The title of this book is especially poignant for me not only be-
cause I have spent most of my academic career as a historian of
southern women, but because I have also been a half sister. I
think the family metaphor is apt for dealing with a subject as
internecine and incestuous as historical fields. I am perhaps more
attuned to this imagery having started out as a student ofslavery-
a scholarly battlefield strewn with fratricidal shoot-outs and
blood feuds.
The metaphor in my title will not become some belabored the-
matic device-identifying a "Big Daddy" or "wicked stepmother"
is not the purpose ofthis volume. Rather, I examine the historical
roots of southern women's history before outlining some of the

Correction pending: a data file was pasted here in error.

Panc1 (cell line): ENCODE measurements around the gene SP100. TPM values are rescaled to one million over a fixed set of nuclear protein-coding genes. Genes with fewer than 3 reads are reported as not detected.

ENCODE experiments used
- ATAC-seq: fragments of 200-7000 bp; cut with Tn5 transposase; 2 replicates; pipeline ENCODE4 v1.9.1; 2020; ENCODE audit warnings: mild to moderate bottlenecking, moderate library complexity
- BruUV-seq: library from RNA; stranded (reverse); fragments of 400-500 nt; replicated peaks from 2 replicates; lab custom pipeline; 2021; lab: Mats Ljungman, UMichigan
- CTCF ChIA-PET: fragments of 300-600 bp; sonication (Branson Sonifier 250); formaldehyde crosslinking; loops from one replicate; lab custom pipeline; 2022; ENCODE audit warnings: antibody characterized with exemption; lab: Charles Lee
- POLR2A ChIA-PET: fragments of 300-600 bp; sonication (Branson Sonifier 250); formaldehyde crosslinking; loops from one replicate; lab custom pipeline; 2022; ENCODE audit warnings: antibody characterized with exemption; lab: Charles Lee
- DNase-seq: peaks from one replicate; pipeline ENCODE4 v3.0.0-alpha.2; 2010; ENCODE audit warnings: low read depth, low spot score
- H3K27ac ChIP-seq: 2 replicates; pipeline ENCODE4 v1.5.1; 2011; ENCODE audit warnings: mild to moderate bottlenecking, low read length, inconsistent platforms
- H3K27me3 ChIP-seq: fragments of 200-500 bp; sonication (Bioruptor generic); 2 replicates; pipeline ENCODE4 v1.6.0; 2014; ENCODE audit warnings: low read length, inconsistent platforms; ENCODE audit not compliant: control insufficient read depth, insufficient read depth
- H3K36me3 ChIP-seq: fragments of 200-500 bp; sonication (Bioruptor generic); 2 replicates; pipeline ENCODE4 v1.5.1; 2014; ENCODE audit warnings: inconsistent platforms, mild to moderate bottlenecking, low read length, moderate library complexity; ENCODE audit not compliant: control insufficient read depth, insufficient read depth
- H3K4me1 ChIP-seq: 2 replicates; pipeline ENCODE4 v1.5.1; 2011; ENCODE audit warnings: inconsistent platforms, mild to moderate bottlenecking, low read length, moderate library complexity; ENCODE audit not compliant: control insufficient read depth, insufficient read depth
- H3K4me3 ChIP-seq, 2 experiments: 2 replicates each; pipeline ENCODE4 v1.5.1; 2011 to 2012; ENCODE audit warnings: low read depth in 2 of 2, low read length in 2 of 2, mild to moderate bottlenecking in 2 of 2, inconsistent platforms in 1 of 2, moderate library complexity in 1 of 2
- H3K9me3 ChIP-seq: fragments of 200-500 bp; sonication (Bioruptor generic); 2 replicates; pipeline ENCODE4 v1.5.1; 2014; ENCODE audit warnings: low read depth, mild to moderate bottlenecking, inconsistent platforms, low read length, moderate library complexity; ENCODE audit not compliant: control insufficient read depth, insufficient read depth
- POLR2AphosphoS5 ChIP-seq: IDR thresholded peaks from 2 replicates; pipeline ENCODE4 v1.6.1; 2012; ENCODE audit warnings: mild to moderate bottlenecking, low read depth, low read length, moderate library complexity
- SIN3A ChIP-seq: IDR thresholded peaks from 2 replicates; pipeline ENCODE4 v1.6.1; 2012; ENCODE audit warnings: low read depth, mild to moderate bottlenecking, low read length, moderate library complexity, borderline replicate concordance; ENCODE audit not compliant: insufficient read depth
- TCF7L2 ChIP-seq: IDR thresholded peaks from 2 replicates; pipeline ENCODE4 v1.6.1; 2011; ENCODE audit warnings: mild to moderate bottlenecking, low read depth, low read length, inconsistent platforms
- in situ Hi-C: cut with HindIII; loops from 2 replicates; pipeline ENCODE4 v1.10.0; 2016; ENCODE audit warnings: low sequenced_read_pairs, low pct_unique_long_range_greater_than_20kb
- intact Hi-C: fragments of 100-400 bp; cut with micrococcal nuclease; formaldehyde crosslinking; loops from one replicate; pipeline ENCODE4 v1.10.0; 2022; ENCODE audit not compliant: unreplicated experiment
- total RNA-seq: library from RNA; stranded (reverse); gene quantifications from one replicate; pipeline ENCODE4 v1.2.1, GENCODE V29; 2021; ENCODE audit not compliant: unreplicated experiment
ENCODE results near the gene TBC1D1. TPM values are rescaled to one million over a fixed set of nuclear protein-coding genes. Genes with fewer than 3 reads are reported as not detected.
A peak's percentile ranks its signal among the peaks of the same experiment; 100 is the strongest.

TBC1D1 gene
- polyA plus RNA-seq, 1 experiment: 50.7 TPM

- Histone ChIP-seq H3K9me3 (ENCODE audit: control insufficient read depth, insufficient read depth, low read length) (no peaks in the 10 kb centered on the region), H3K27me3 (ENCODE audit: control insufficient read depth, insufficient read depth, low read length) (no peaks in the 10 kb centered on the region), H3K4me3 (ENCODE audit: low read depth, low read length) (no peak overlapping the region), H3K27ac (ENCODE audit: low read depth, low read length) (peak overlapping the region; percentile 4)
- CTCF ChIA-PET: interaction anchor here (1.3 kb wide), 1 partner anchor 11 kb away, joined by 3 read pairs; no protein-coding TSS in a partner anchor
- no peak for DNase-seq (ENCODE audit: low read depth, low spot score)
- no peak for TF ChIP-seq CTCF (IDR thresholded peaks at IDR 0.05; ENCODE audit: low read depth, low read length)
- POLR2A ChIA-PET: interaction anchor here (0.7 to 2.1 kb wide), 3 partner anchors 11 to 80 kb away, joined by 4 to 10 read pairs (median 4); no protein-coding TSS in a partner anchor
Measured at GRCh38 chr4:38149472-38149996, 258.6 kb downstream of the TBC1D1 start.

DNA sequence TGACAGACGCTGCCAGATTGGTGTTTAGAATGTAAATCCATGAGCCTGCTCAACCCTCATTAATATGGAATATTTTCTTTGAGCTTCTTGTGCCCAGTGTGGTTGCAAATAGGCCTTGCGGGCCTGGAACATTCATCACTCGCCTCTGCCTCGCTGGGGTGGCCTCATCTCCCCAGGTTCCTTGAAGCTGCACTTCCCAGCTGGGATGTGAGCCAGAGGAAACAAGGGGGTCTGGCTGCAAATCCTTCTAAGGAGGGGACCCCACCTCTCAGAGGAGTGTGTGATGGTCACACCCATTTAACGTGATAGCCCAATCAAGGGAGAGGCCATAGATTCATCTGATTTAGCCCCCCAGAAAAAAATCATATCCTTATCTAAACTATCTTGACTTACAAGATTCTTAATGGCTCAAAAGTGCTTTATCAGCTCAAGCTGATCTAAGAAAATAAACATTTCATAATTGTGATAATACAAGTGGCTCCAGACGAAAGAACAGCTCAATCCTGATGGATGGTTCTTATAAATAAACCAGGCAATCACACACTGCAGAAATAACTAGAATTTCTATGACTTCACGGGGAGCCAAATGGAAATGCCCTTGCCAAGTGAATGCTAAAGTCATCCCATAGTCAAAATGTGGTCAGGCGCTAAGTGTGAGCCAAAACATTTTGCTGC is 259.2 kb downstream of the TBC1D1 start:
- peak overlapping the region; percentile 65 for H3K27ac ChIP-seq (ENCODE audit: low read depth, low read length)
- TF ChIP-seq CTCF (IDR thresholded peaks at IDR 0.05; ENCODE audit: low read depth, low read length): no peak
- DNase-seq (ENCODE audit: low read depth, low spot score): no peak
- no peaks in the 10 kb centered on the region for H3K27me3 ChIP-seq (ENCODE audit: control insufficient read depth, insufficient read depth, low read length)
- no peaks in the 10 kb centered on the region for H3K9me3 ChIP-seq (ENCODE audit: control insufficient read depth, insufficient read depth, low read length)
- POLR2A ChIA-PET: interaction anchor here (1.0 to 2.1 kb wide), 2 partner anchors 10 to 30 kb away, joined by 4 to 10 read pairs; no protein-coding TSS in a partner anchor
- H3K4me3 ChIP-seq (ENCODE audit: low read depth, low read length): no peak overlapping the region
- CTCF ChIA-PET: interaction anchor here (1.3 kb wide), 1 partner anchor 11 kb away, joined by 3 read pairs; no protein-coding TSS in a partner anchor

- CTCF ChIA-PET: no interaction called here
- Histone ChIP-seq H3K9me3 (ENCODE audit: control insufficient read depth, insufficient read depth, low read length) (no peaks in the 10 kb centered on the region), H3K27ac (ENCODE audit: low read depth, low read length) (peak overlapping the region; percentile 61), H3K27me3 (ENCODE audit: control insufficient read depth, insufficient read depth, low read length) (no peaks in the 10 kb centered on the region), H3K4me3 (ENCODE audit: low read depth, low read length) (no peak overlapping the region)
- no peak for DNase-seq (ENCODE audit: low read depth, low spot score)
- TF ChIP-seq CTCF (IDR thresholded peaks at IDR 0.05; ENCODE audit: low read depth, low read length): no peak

significant scholarship by pioneering historians which constitutes
the now flourishing field ofsouthern women's history.
Serious consideration of southern women has been handi-
capped by the sexism ofAmerican history in general and southern
history in particular, combined with the regional chauvinism of
women's history. These parochial elements have been retarding.
Many assumed that women's historical experience would be the
exclusive domain offemale historians and those working in wom-
en's history. Most scholars in women's history rarely mention,
much less examine southern women, perhaps fearful that "half
might unravel the neatly woven canvas of their re-created
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